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Create Filter Lists for Isolated Domain Computers and Isolated Servers Running Earlier Versions of Windows

Updated: January 27, 2010

Applies To: Windows 7, Windows Essential Business Server, Windows SBS 2003, Windows SBS 2008, Windows Server 2000, Windows Server 2003, Windows Server 2003 R2, Windows Server 2003 with SP1, Windows Server 2003 with SP2, Windows Server 2008, Windows Server 2008 R2, Windows Vista

IP Security rules for Windows 2000, Windows XP, and Windows Server 2003 are composed of filter lists, filter actions, and authentication methods. In this section, you create the filter lists that you later combine with filter actions and authentication method lists.

The filter lists you need for either a domain isolation or standalone server isolation scenario include:

  • All IP Traffic. This filter list exists by default, but the procedure in this topic shows you how to re-create it, if necessary. This filter list contains a single filter that matches traffic that is not better matched by another filter list, and is initially associated with the Request Security filter action to create the basic domain isolation rule. After testing is complete, the rule is changed to use the Require Security filter action instead.

  • All ICMP Traffic. This filter list exists by default, but the procedure in this topic shows you how to re-create it, if necessary. This filter contains a single filter that matches any ICMP network packets. It is used to create an exemption rule that allows ICMP to work without authentication to simplify network troubleshooting.

    ImportantImportant
    Because of its usefulness in troubleshooting network connectivity problems, we recommend that you use this filter to exempt all ICMP traffic unless your network risk analysis indicates a need to protect ICMP traffic.

  • All Exempted Computers. This is a new filter that you must create. The list contains filters for any computers that cannot participate in IPsec authentication, and that do not work well with the delays caused by fallback-to-clear behavior.

    ImportantImportant
    Adding computers to the exemption list for a zone reduces security because it permits computers in the zone to send network traffic that is unprotected by IPsec to the computers on the list. As discussed in the Windows Firewall with Advanced Security Design Guide, add only managed and trusted computers to the exemption list.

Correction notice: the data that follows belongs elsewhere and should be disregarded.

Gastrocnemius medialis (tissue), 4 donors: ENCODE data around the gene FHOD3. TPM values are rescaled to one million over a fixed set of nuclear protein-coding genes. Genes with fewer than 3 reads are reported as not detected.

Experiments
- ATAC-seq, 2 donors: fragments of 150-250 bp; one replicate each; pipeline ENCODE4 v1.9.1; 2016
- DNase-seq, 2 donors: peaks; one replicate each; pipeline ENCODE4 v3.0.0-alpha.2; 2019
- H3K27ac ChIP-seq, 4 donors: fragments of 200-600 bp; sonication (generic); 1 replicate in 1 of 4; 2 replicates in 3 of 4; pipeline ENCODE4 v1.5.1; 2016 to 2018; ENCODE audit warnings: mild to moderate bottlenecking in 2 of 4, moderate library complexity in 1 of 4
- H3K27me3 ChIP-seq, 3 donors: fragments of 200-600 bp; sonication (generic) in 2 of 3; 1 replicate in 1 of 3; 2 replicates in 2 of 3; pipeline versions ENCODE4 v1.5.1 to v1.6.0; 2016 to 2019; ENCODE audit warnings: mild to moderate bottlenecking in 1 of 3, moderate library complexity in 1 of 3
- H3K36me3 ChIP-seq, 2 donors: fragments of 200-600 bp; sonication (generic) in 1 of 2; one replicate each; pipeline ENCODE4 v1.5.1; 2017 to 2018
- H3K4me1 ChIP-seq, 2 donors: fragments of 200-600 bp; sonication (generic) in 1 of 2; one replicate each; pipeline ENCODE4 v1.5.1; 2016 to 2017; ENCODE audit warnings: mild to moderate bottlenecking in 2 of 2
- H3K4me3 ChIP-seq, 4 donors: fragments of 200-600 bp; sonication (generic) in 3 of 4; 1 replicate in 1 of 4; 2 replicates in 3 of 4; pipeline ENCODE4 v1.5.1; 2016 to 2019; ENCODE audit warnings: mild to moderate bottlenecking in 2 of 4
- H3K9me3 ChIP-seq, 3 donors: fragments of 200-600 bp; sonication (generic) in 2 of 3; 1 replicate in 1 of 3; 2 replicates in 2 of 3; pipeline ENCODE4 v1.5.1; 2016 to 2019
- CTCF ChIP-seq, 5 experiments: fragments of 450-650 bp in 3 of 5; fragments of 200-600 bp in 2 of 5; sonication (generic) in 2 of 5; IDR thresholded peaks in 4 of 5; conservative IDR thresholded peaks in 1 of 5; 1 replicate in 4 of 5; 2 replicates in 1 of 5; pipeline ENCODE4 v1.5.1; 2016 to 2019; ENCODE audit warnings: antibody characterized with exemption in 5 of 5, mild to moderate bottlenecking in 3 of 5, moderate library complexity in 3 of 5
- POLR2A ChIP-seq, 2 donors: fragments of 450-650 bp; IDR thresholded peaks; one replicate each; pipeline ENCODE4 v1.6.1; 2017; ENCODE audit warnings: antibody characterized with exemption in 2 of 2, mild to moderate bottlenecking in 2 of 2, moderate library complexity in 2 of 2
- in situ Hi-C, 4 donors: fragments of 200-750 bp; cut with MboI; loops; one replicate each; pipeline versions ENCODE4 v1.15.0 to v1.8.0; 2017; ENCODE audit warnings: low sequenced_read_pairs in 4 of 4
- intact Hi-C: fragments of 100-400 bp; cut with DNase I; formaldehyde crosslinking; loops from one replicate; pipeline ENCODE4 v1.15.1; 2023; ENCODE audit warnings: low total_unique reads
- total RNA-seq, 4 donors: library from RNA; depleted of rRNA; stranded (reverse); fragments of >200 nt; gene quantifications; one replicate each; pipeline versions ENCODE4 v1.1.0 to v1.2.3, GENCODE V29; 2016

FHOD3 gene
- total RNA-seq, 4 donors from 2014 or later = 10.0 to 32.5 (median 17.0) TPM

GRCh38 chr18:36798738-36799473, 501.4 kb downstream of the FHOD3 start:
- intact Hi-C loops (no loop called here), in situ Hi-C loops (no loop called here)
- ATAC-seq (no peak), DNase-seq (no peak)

noteNote
    Remember that with the simplified IPsec policy described in article 914841 in the Microsoft Knowledge Base (http://go.microsoft.com/fwlink/?linkid=110514), and implemented in Configure Settings to Optimize IPsec Behavior on Earlier Versions of Windows, the fallback-to-clear timeout is reduced from 3 seconds to 500 milliseconds. Consider not including in this list any servers whose network services work with fallback-to-clear to keep the list small and manageable. Include only those servers whose services do not work well even with the reduced fallback-to-clear timeout.

Administrative credentials

To complete these procedures, you must be a member of the Domain Administrators group, or otherwise be delegated permissions to modify the GPOs.

  1. Open the Group Policy Management Console to IP Security Policies.

  2. In the navigation pane, right-click IP Security Policies on Active Directory (YourDomainName), and then click Manage IP filter lists and filter actions.

  3. Select the Manage IP Filter Lists tab.

  4. If the list includes All IP Traffic, and that filter list has not been modified, you can use it as is. If it does not exist, click Add.

  5. In the Name text box, type All IP Traffic.

  6. Provide a good description that will help you understand the purpose of the filter list when you refer to it in the future (for example, Matches all IP packets from this computer to any other computer, except those protocols exempted by “NoDefaultExempt” registry key).

  7. Click Add.

  8. On the Welcome page, click Next.

  9. On the IP Filter Description and Mirrored Property page, type a good description that will help you understand the purpose of the IP filter when you refer to it in the future.

  10. Check Mirrored, and then click Next. Mirroring allows the rule to apply to traffic flowing either way for a connection, without having to create a second rule in which the addresses are reversed.

  11. On the IP Traffic Source page, select My IP Address from the list, and then click Next.

  12. On the IP Traffic Destination page, select Any IP Address from the list, and then click Next.